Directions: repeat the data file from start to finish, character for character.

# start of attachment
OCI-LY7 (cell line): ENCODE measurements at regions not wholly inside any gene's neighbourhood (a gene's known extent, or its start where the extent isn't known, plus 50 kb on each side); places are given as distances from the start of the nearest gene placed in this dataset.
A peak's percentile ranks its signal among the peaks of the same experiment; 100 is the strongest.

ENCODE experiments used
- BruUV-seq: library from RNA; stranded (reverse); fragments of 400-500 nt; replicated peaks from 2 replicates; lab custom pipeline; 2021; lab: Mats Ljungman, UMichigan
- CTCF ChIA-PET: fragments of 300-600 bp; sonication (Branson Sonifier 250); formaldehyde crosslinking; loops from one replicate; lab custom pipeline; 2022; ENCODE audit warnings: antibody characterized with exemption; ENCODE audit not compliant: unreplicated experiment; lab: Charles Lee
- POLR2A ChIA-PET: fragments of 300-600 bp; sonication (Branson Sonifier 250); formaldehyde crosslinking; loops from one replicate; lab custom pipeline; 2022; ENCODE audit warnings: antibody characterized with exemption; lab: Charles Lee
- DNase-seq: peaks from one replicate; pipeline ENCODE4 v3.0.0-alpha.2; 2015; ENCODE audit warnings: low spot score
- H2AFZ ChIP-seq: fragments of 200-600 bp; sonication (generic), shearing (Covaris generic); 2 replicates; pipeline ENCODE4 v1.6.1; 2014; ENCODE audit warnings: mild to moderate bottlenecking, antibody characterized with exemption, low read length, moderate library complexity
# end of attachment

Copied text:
OCI-LY7 (cell line): ENCODE measurements at regions not wholly inside any gene's neighbourhood (a gene's known extent, or its start where the extent isn't known, plus 50 kb on each side); places are given as distances from the start of the nearest gene placed in this dataset.
A peak's percentile ranks its signal among the peaks of the same experiment; 100 is the strongest.

ENCODE experiments used
- BruUV-seq: library from RNA; stranded (reverse); fragments of 400-500 nt; replicated peaks from 2 replicates; lab custom pipeline; 2021; lab: Mats Ljungman, UMichigan
- CTCF ChIA-PET: fragments of 300-600 bp; sonication (Branson Sonifier 250); formaldehyde crosslinking; loops from one replicate; lab custom pipeline; 2022; ENCODE audit warnings: antibody characterized with exemption; ENCODE audit not compliant: unreplicated experiment; lab: Charles Lee
- POLR2A ChIA-PET: fragments of 300-600 bp; sonication (Branson Sonifier 250); formaldehyde crosslinking; loops from one replicate; lab custom pipeline; 2022; ENCODE audit warnings: antibody characterized with exemption; lab: Charles Lee
- DNase-seq: peaks from one replicate; pipeline ENCODE4 v3.0.0-alpha.2; 2015; ENCODE audit warnings: low spot score
- H2AFZ ChIP-seq: fragments of 200-600 bp; sonication (generic), shearing (Covaris generic); 2 replicates; pipeline ENCODE4 v1.6.1; 2014; ENCODE audit warnings: mild to moderate bottlenecking, antibody characterized with exemption, low read length, moderate library complexity